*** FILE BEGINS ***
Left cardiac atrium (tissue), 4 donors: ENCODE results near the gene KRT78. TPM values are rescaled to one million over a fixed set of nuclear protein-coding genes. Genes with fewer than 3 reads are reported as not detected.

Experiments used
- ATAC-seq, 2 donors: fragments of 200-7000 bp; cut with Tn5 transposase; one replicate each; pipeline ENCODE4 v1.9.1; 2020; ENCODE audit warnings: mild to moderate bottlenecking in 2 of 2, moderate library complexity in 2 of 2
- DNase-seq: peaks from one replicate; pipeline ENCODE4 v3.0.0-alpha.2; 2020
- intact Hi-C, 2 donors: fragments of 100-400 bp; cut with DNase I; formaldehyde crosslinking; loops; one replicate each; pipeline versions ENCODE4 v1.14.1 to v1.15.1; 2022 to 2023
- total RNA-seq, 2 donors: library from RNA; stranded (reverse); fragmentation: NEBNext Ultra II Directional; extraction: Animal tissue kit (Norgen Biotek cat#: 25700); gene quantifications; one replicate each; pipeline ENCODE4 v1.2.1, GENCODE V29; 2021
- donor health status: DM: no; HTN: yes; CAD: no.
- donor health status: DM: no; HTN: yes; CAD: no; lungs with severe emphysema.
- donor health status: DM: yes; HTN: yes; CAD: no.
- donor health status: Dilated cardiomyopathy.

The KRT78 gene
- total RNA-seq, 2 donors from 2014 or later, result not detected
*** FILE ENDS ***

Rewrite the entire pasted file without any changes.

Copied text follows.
Left cardiac atrium (tissue), 4 donors: ENCODE results near the gene KRT78. TPM values are rescaled to one million over a fixed set of nuclear protein-coding genes. Genes with fewer than 3 reads are reported as not detected.

Experiments used
- ATAC-seq, 2 donors: fragments of 200-7000 bp; cut with Tn5 transposase; one replicate each; pipeline ENCODE4 v1.9.1; 2020; ENCODE audit warnings: mild to moderate bottlenecking in 2 of 2, moderate library complexity in 2 of 2
- DNase-seq: peaks from one replicate; pipeline ENCODE4 v3.0.0-alpha.2; 2020
- intact Hi-C, 2 donors: fragments of 100-400 bp; cut with DNase I; formaldehyde crosslinking; loops; one replicate each; pipeline versions ENCODE4 v1.14.1 to v1.15.1; 2022 to 2023
- total RNA-seq, 2 donors: library from RNA; stranded (reverse); fragmentation: NEBNext Ultra II Directional; extraction: Animal tissue kit (Norgen Biotek cat#: 25700); gene quantifications; one replicate each; pipeline ENCODE4 v1.2.1, GENCODE V29; 2021
- donor health status: DM: no; HTN: yes; CAD: no.
- donor health status: DM: no; HTN: yes; CAD: no; lungs with severe emphysema.
- donor health status: DM: yes; HTN: yes; CAD: no.
- donor health status: Dilated cardiomyopathy.

The KRT78 gene
- total RNA-seq, 2 donors from 2014 or later, result not detected